You say climate change adaptation has been a dirty word in environmentalist circles. How are current approaches to ecological restoration exacerbating or alleviating climate-caused changes in landscapes?
Novel ecosystems are often discussed as good starting points for restoration or design projects that aren’t going to aim for a historical baseline. I think that’s a smart strategy. But I also hope we leave some of them alone to see how they will naturally adapt to the changing climate. We can learn a lot from these places.
More traditional modes of restoration, bringing back native species and reconstructing historical ecosystems, aren’t a bad idea, per se. But the more the climate changes, the less perfectly adapted these historical assemblages will be to current conditions. It isn’t just a matter of planting a few plants from the next USDA hardiness zone down, either. Some places will see thresholds crossed, where fire or water regimes fundamentally change, and then trying to recreate old systems really just won’t work.
Recently, I was talking to some Nature Conservancy scientists about their work trying to protect and restore watersheds in the Southwest in drier and more combustible times. I asked them if there were any pines that were more fire and drought tolerant than the pines that grow in the region. They said that yes, there were some in Mexico that did better in hotter, drier conditions. I suggested they plant a few of those and they just looked at me like I had suggested something offensive and unthinkable. Native plants are great, but live plants from a few hundred miles away are, to me anyway, better than charred native stumps.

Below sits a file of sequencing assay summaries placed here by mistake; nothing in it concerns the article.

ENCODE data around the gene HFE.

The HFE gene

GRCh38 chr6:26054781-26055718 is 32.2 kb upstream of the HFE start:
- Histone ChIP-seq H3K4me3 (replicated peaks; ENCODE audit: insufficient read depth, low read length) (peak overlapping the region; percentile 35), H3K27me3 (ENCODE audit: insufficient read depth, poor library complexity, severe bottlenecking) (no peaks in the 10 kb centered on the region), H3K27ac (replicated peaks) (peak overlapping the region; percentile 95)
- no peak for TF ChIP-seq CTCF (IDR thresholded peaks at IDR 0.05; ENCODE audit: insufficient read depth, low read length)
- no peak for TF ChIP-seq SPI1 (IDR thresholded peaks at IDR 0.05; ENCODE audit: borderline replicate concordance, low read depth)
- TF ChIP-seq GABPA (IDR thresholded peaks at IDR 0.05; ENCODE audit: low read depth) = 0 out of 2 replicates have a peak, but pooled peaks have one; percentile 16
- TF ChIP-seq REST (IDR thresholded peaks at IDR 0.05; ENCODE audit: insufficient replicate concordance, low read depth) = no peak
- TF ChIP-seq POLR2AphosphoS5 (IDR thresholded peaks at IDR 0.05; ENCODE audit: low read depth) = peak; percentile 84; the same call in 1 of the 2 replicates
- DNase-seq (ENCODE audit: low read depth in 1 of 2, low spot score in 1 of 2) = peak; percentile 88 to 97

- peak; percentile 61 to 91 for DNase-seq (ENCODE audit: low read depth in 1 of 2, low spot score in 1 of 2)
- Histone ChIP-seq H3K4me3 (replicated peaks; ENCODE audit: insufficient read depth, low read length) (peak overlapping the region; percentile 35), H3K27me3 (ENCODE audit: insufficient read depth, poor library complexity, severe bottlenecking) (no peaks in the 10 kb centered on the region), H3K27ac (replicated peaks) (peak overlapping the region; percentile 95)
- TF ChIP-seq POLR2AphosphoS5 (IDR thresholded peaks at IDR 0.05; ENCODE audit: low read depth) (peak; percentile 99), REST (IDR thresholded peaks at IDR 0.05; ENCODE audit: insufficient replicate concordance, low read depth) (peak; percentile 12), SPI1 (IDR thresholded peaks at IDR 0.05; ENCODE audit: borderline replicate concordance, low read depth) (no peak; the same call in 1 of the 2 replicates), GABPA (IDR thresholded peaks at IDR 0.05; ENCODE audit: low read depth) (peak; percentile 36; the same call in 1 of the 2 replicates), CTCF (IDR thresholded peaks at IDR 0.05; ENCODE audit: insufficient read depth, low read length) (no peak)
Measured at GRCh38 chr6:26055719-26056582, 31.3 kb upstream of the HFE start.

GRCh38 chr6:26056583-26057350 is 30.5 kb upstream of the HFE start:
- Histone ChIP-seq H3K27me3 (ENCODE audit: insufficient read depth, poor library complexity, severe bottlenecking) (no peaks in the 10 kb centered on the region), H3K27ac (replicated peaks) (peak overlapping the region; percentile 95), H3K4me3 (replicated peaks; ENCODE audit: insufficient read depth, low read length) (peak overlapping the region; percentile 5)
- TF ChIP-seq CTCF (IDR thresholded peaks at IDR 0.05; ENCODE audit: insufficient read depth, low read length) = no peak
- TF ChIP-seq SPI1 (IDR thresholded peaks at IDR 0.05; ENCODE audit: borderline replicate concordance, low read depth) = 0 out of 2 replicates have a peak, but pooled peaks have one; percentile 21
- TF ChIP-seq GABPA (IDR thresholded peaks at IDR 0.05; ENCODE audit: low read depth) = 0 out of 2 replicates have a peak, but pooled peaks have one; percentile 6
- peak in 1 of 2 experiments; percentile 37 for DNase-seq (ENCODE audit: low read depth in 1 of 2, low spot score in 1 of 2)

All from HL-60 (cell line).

Why is assisted species migration still so controversial, given, in some instances, gardeners, farmers, and landscape architects have been doing this for thousands of years?
The difference has to do with this wilderness fixation. If we move a plant and place it in a garden, a farm, a timber plantation or a city park, no one seems to mind. But if we do this in a place that we’ve mentally categorized as “wilderness,” then it is suddenly unthinkable because the only possible correct state for that place is that (usually mythical) day before the first person–or first European, often and even more vexingly–arrived. It is as if our culture has placed all our guilt and all our ideas about a fall from Eden and all this other baggage about nature in these carefully demarcated areas. Outside, anything goes and no natural value is recognized. Inside, the rules are very strict–counter-productively strict–and value is intense and spiritual. Obviously, I am generalizing here. There are certainly shades of gray and varying opinions.